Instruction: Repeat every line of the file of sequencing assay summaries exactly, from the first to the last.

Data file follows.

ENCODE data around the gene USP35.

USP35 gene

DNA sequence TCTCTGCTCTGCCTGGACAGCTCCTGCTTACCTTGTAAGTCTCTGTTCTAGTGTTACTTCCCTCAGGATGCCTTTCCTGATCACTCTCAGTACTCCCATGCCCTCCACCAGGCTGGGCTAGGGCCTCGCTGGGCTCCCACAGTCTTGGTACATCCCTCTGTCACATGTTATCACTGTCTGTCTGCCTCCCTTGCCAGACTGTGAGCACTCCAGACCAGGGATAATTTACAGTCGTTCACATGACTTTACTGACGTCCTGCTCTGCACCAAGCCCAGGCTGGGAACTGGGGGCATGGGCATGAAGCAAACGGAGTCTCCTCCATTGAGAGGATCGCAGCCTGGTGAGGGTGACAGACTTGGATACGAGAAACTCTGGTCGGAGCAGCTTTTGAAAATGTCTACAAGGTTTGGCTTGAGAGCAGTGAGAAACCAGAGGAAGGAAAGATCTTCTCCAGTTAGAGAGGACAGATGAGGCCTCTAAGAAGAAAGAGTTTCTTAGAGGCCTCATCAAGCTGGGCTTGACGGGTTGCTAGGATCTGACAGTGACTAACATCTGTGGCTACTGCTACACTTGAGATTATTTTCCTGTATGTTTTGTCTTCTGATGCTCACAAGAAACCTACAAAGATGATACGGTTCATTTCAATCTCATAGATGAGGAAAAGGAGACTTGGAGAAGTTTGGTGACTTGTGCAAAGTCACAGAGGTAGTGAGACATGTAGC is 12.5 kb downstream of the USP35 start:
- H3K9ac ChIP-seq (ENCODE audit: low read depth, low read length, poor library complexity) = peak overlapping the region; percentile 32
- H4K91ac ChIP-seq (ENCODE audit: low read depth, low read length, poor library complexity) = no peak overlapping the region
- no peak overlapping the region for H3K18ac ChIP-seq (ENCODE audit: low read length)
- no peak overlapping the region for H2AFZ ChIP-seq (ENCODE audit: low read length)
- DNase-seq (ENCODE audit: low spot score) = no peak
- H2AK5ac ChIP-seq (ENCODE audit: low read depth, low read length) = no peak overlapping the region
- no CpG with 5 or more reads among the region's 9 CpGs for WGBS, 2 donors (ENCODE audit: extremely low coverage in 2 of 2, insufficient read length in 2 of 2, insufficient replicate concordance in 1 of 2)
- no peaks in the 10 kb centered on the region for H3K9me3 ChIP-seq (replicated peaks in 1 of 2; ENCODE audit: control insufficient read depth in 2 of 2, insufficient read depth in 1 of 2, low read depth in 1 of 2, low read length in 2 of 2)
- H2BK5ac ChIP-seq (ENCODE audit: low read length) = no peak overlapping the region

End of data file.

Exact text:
ENCODE data around the gene USP35.

USP35 gene

DNA sequence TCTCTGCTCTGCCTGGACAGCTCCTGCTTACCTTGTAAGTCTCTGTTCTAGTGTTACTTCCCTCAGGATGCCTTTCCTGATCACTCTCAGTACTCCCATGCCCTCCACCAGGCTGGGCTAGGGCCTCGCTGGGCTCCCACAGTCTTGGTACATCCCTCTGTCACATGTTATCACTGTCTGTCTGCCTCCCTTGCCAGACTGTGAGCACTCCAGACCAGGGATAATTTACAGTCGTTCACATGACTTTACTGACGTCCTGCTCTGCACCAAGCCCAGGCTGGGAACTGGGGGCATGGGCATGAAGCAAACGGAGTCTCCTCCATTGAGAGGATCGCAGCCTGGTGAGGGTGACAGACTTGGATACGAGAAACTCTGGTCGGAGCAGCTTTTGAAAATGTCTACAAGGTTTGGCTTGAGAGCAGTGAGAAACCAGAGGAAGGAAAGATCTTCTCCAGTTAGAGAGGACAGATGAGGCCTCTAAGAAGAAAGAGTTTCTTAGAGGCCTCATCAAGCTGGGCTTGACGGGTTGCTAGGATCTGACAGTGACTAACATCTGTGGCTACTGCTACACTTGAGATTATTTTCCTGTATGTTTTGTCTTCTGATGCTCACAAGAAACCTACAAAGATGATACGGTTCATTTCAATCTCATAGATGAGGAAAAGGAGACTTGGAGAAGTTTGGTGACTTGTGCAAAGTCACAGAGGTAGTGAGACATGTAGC is 12.5 kb downstream of the USP35 start:
- H3K9ac ChIP-seq (ENCODE audit: low read depth, low read length, poor library complexity) = peak overlapping the region; percentile 32
- H4K91ac ChIP-seq (ENCODE audit: low read depth, low read length, poor library complexity) = no peak overlapping the region
- no peak overlapping the region for H3K18ac ChIP-seq (ENCODE audit: low read length)
- no peak overlapping the region for H2AFZ ChIP-seq (ENCODE audit: low read length)
- DNase-seq (ENCODE audit: low spot score) = no peak
- H2AK5ac ChIP-seq (ENCODE audit: low read depth, low read length) = no peak overlapping the region
- no CpG with 5 or more reads among the region's 9 CpGs for WGBS, 2 donors (ENCODE audit: extremely low coverage in 2 of 2, insufficient read length in 2 of 2, insufficient replicate concordance in 1 of 2)
- no peaks in the 10 kb centered on the region for H3K9me3 ChIP-seq (replicated peaks in 1 of 2; ENCODE audit: control insufficient read depth in 2 of 2, insufficient read depth in 1 of 2, low read depth in 1 of 2, low read length in 2 of 2)
- H2BK5ac ChIP-seq (ENCODE audit: low read length) = no peak overlapping the region